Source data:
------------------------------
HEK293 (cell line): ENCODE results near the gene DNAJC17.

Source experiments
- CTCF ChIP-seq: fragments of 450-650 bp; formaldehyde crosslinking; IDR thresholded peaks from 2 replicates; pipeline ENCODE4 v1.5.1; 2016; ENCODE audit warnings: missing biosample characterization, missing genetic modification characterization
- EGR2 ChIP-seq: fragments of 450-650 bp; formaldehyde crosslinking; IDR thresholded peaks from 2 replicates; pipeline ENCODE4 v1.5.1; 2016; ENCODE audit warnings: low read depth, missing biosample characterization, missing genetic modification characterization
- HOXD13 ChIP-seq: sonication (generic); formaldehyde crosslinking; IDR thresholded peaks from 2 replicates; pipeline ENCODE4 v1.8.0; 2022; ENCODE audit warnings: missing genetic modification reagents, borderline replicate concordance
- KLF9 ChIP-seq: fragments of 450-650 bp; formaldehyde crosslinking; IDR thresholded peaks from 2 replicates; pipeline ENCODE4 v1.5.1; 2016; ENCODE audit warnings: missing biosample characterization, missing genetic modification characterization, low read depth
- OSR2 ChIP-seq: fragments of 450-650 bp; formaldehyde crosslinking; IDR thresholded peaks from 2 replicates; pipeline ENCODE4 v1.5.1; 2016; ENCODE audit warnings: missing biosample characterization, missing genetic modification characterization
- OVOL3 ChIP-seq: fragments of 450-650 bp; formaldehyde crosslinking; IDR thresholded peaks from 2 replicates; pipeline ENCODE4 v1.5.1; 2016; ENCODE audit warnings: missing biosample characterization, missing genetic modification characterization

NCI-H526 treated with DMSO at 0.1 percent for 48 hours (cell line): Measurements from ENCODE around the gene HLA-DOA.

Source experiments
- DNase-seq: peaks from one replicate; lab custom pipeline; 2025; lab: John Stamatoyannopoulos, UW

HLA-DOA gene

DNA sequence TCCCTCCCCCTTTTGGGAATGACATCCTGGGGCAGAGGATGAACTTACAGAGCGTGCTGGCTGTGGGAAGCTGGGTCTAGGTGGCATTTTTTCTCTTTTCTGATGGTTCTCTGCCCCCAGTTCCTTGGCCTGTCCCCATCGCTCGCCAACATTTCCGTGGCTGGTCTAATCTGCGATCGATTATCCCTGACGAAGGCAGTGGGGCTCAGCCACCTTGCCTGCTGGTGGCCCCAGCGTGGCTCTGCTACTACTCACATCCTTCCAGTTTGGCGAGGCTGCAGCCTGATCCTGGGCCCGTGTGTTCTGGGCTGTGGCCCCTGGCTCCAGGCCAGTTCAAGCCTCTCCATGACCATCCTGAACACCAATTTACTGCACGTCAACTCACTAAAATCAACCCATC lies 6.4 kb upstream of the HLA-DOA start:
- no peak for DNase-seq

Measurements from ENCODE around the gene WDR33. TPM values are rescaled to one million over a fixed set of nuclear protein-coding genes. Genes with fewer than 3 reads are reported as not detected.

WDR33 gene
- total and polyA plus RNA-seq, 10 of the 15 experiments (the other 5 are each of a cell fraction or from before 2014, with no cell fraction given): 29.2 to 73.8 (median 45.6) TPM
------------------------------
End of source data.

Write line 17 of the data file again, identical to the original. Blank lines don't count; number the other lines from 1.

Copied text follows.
- total and polyA plus RNA-seq, 10 of the 15 experiments (the other 5 are each of a cell fraction or from before 2014, with no cell fraction given): 29.2 to 73.8 (median 45.6) TPM